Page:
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News Release July 18, 2003
GSA Release No. 03-21
Contact: Contact: Ann Cairns
Phone: 303-357-1056; Fax: 303-357-1074

Wildland Fire Impacts on Watersheds: A Special Conference of The Geological Society of America

Boulder, CO – Wildland fires are an inevitable fact of nature; recently they’ve also been viewed as a national security issue. They burn more than two million acres in the United States each year. Extended drought conditions, as well as common land management and development practices, make wildland ecosystems even more vulnerable to catastrophic damage.

When watershed areas burn, the threat is particularly ominous. Forest and rangeland watersheds serve as primary sources of drinking water for much of the population of the U.S. Yet many municipalities are unaware of what is likely to follow a fire and unprepared to deal with the consequences.

On October 21-23, 2003, scientists will gather with land managers, resource specialists, and fire management planners in Englewood, CO, for Wildland Fire Impacts on Watersheds: Understanding, Planning, and Response. Sponsored by the Geological Society of America, the meeting will be held at the Sheraton Denver Tech Center Hotel. A partial list of participating organizations includes the International Association of Wildland Fire, the USDA Forest Service, the U.S. Geological Survey, the American Water Works Association, and The Nature Conservancy.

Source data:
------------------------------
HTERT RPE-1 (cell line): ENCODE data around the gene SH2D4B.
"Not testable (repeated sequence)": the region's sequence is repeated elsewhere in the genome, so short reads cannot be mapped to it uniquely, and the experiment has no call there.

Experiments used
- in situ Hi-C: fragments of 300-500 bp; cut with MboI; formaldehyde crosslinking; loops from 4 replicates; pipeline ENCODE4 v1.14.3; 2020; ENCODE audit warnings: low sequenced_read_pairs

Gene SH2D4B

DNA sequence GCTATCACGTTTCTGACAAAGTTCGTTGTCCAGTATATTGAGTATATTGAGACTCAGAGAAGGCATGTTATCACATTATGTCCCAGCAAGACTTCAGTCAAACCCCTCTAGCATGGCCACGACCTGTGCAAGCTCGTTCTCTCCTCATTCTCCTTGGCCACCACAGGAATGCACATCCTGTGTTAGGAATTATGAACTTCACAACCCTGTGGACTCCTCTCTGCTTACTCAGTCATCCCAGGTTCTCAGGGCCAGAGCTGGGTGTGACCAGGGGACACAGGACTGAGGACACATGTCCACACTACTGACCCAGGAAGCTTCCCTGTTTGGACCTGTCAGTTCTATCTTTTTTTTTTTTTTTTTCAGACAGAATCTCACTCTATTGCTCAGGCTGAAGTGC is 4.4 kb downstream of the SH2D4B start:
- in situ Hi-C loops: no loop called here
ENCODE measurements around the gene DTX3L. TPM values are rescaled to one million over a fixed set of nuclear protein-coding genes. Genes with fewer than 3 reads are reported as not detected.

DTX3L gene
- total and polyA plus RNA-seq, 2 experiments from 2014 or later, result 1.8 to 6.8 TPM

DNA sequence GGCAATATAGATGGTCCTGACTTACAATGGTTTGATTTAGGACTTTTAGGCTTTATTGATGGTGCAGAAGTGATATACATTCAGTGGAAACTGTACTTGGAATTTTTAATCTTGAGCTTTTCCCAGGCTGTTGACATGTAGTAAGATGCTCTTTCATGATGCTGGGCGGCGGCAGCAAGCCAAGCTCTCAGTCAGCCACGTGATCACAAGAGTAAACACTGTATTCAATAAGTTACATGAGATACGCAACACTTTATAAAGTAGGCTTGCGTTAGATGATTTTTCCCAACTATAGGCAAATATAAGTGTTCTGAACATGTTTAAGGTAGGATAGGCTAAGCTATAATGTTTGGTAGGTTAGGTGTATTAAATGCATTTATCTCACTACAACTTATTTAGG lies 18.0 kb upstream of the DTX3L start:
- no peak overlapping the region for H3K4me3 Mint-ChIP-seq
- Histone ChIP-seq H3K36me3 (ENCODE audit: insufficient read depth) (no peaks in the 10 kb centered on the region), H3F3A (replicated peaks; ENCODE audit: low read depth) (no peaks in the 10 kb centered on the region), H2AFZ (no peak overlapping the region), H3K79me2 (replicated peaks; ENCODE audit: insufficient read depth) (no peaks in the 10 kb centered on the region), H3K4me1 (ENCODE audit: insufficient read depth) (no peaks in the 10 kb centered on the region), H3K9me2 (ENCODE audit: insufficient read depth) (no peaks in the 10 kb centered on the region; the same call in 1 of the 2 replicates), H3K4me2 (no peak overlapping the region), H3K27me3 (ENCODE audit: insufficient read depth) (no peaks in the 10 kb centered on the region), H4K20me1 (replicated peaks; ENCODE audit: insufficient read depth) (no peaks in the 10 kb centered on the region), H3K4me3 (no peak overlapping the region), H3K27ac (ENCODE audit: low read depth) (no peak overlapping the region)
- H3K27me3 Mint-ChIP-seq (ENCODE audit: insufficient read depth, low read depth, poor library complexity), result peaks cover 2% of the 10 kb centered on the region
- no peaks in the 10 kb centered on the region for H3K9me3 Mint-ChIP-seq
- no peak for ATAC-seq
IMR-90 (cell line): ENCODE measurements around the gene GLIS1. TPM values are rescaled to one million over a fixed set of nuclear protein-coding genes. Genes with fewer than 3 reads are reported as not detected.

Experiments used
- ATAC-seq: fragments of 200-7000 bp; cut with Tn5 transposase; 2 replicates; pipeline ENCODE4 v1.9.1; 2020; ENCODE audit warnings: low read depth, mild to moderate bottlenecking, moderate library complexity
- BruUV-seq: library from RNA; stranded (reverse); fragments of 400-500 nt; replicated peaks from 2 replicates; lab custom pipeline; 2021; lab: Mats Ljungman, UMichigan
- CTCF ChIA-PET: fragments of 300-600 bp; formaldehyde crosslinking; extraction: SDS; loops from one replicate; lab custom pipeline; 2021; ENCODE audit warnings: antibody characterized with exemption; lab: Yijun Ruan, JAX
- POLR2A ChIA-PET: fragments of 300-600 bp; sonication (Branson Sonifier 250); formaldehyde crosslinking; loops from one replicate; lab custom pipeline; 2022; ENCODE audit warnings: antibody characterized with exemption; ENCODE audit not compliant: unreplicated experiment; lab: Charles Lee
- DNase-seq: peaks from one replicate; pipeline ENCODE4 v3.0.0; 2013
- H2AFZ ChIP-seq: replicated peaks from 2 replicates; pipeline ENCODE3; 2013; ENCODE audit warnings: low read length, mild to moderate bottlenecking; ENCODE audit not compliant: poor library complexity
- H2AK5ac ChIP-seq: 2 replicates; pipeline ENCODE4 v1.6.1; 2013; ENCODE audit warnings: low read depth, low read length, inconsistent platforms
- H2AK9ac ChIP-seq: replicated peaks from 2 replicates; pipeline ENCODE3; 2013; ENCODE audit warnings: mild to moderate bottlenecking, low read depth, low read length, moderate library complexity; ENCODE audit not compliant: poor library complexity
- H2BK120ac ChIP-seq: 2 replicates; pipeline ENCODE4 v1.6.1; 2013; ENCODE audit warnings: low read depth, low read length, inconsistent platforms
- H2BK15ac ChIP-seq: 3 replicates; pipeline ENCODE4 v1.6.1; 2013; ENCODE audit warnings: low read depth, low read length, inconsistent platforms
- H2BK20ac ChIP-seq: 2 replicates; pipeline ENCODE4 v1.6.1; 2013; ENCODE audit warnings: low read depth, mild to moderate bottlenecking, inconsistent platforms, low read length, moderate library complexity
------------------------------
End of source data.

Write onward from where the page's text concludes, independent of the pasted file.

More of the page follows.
The meeting program will focus on geomorphological processes set in motion in the aftermath of wildland fire. Their impacts will be examined through a combination of talks and field trips to recent burn sites in Colorado. Topics such as soil erosion, debris flows, flooding, mass wasting, degraded water quality, and other environmental issues will be covered, along with strategies for mitigation.

Representatives of the media are invited to attend. Registration is complimentary although space is limited. Inquiries may be directed to Ann Cairns, Director of Communications, Geological Society of America ( Writers interested but unable to attend should contact Ann Cairns for assistance.

Partial funding for this conference is provided by the U.S. Geological Survey Joint Fire Science Program, the U.S. Environmental Protection Agency, and the Colorado Department of Public Health and Environment (through a grant from the U.S. Environmental Protection Agency).

For more information visit The complete scientific program will be available for viewing online in mid- to late August.


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